Carbonite filed its first prospectus this week, which means a formal offering could still be months away. Yet it's never too early to take a closer look at a good company, and Carbonite's idea -- synchronized PC data backup in the cloud -- is a good one. Others in this business include Mozy, Box.net, and, well, too many more to name. You'd think the level of competition would hurt Carbonite, but the S-1 says otherwise. Customer retention teeters between 96% and 97%, and revenue has doubled in each of the last two years. The days of owning a library of backup discs may be coming to an end.

HomeAway's revised prospectus added pricing details for an IPO that could commence within weeks. The company expects to raise as much as $248 million in the offering, padding a balance sheet that's already flush with roughly $96.8 million in cash and short-term investments with no debt. (Click here for more on HomeAway's prospects.)

Finally, there's Zillow. The Web-based real estate tracker will be the first Nasdaq company to use a single ticker symbol: "Z." Its revised prospectus includes May traffic data, which was up almost 10% from April and 102% year-over-year. Zillow plans to raise $52 million in its IPO. Both HomeAway and Zillow should debut around the same time.

See anything I missed? Which Baby Breakers do you like most? Let me know using the comments box below. If you're interested in learning more about how the Internet is transforming business models and giving rise to new Baby Breakers, take a minute to watch this free video right now. You'll walk away with a stock idea from our Motley Fool Rule Breakers scorecard and a richer understanding of the cloud-computing revolution.

Fool contributor Tim Beyers is a member of the Motley Fool Rule Breakers stock-picking team. He owned shares of Akamai and Google at the time of publication. Check out Tim's portfolio holdings and Foolish writings, or connect with him on Twitter as @milehighfool. You can also get his insights delivered directly to your RSS reader.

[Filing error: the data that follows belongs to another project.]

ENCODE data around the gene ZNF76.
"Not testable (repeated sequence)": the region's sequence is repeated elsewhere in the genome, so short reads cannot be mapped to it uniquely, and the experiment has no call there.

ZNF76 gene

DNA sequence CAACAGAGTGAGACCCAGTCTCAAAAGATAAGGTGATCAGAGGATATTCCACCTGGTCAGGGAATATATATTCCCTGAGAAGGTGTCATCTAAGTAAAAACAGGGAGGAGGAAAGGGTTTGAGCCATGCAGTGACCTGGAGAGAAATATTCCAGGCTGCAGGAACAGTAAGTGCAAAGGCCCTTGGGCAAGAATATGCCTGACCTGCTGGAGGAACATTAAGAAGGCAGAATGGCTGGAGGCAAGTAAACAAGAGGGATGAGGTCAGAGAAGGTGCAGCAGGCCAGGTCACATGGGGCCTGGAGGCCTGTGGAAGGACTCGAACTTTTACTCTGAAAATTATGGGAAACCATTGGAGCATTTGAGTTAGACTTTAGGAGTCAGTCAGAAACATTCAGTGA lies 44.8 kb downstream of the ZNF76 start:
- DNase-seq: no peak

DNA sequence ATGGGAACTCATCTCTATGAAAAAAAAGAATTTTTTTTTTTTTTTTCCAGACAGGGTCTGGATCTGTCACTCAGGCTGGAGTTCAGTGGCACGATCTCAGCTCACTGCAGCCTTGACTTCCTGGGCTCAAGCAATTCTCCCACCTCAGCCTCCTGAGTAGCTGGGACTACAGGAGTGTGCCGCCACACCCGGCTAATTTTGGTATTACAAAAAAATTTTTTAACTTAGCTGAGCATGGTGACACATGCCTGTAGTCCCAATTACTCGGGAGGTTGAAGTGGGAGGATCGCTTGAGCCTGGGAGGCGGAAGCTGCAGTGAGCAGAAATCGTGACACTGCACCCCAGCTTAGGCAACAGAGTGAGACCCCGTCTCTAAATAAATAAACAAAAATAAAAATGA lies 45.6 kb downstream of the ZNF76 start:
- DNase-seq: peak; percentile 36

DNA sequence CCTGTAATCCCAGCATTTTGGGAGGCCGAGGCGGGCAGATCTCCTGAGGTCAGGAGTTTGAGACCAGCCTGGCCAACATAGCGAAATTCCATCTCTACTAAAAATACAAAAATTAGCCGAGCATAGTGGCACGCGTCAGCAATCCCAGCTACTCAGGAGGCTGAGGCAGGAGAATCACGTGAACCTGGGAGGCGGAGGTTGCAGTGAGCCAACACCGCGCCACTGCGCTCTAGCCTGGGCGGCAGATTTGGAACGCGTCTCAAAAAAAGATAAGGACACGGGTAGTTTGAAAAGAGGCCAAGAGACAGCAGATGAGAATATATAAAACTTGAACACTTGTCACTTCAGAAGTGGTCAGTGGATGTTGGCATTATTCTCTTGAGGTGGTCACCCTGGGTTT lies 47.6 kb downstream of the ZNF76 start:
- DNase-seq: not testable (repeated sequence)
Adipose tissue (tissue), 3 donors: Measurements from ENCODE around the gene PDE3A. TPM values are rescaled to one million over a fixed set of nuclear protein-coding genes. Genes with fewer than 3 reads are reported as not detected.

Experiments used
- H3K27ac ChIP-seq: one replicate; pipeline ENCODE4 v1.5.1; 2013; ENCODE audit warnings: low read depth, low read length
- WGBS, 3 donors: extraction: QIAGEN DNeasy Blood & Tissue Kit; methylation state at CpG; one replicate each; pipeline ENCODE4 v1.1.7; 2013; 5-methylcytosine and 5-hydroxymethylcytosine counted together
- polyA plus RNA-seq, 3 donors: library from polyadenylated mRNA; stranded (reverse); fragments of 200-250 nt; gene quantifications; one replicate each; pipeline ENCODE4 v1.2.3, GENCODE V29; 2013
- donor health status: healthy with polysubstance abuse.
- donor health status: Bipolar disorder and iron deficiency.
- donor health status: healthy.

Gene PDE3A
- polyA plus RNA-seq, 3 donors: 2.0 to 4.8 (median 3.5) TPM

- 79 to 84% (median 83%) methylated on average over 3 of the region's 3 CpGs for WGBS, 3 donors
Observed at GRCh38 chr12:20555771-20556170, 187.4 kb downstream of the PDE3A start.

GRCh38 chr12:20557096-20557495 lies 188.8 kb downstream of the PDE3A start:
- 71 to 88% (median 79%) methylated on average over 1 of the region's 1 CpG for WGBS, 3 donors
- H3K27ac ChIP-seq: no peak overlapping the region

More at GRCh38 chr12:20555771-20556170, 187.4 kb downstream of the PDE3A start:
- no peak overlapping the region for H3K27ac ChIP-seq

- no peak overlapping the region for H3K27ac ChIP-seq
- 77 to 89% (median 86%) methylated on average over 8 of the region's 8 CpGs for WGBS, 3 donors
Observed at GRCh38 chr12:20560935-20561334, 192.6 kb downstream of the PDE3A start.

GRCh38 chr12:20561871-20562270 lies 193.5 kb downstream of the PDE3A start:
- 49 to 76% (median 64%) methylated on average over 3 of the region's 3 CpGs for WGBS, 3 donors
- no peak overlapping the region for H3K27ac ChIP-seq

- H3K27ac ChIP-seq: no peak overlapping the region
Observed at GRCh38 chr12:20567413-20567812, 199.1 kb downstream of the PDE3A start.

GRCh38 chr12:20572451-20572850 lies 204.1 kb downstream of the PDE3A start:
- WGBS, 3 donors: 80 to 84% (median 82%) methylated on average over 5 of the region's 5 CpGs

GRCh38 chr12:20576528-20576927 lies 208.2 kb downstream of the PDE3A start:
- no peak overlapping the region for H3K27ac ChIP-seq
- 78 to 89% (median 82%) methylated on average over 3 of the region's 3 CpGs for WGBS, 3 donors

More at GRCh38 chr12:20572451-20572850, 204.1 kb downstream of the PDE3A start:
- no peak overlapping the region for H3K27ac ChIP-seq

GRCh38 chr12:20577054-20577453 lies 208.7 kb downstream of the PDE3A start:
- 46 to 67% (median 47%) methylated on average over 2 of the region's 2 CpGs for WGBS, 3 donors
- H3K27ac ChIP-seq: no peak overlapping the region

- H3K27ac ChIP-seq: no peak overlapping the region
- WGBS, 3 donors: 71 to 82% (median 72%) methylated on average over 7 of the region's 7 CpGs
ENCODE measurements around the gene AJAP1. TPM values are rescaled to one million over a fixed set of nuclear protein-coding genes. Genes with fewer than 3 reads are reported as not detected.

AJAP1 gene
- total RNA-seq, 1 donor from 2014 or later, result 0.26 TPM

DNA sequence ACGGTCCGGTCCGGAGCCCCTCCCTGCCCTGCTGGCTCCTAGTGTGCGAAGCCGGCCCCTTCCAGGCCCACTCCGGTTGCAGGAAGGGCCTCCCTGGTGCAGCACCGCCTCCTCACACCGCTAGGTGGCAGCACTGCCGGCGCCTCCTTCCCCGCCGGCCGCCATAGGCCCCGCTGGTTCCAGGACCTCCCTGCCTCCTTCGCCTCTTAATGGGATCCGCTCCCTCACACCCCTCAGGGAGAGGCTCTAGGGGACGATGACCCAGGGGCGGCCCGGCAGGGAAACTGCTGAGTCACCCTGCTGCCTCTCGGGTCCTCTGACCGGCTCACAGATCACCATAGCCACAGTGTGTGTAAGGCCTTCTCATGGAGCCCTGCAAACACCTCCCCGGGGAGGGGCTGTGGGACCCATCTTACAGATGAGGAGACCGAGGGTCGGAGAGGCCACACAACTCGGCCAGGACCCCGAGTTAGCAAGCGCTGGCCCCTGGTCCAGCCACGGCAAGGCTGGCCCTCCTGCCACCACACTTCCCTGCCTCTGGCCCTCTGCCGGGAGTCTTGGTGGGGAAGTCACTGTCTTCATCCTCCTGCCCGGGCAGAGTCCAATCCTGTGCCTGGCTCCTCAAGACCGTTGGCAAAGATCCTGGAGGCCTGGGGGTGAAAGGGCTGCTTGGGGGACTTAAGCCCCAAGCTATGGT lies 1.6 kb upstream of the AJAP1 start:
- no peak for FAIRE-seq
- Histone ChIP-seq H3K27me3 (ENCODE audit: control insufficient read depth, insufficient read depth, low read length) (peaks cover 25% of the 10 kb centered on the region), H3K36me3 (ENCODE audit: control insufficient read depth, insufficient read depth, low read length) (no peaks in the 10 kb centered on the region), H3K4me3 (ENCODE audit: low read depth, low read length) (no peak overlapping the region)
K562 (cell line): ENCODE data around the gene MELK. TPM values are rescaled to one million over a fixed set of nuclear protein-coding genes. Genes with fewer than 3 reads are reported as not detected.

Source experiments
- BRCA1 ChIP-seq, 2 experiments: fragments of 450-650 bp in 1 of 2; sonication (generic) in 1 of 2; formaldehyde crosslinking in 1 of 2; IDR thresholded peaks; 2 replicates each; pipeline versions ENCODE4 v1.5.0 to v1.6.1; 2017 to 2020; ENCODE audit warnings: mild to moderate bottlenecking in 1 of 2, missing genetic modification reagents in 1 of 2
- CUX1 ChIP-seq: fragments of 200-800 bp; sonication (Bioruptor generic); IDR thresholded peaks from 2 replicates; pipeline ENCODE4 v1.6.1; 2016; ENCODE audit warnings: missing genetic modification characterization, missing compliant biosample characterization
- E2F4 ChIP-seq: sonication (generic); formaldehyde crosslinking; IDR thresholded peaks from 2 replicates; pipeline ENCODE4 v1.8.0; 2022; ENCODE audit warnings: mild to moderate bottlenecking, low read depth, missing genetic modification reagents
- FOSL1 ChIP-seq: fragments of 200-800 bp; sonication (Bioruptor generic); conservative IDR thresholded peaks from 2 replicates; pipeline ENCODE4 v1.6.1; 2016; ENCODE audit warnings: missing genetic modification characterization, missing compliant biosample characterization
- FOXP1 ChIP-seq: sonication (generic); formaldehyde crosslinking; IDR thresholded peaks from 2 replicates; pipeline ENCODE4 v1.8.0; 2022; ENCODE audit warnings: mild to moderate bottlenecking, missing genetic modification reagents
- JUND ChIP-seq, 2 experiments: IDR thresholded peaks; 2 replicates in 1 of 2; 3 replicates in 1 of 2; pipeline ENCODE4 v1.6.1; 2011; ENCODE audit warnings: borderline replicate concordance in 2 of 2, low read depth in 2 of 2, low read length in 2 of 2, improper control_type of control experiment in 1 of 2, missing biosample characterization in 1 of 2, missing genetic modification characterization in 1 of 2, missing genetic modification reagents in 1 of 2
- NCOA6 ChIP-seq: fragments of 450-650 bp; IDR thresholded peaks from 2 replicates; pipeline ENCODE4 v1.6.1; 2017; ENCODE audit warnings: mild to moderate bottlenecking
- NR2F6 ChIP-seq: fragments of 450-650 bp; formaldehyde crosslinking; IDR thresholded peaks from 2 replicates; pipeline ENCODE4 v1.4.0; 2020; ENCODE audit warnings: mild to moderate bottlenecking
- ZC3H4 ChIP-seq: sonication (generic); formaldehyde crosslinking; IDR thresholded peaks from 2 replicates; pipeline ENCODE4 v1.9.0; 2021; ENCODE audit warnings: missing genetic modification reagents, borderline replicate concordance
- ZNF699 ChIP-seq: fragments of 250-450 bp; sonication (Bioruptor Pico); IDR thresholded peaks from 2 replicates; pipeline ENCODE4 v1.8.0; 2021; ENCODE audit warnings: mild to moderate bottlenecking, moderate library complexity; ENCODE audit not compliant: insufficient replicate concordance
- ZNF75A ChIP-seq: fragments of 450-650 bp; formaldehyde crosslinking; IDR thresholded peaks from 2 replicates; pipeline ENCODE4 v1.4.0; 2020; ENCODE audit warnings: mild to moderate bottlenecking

The Motley Fool owns shares of Google, Yahoo!, and Western Digital. Motley Fool newsletter services have recommended buying shares of Amazon.com, Akamai, Google, OpenTable, and Yahoo!; as well as shorting Juniper Networks. Try any of our Foolish newsletter services free for 30 days. We Fools may not all hold the same opinions, but we all believe that considering a diverse range of insights makes us better investors. The Motley Fool has a disclosure policy.


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Help us keep this a respectfully Foolish area! This is a place for our readers to discuss, debate, and learn more about the Foolish investing topic you read about above. Help us keep it clean and safe. If you believe a comment is abusive or otherwise violates our Fool's Rules, please report it via the Report this Comment Report this Comment icon found on every comment.

  • Report this Comment On July 08, 2011, at 6:53 PM, dlynwild1 wrote:

    Glad to see your column! Especially interesting following up on previous watch list performances.

    Couple questions -

    I recently read that in April this year: ListHub operator Move, Inc. and Zillow, Inc., entered into a long term content syndication agreement for the ListHub publishing network. ListHub is the largest online syndicator of real estate listings to real estate web sites and provider of performance reports for brokers, franchises, and Multiple Listing Services (MLSs). ListHub is Zillow's largest listings syndication partner.

    Can a company disrupt another company that it has a business agreement with?

    I also read that Zillow hasn't made a profit yet. How does that factor into the picture, in terms of it being a disruptor to watch?

    Thanks!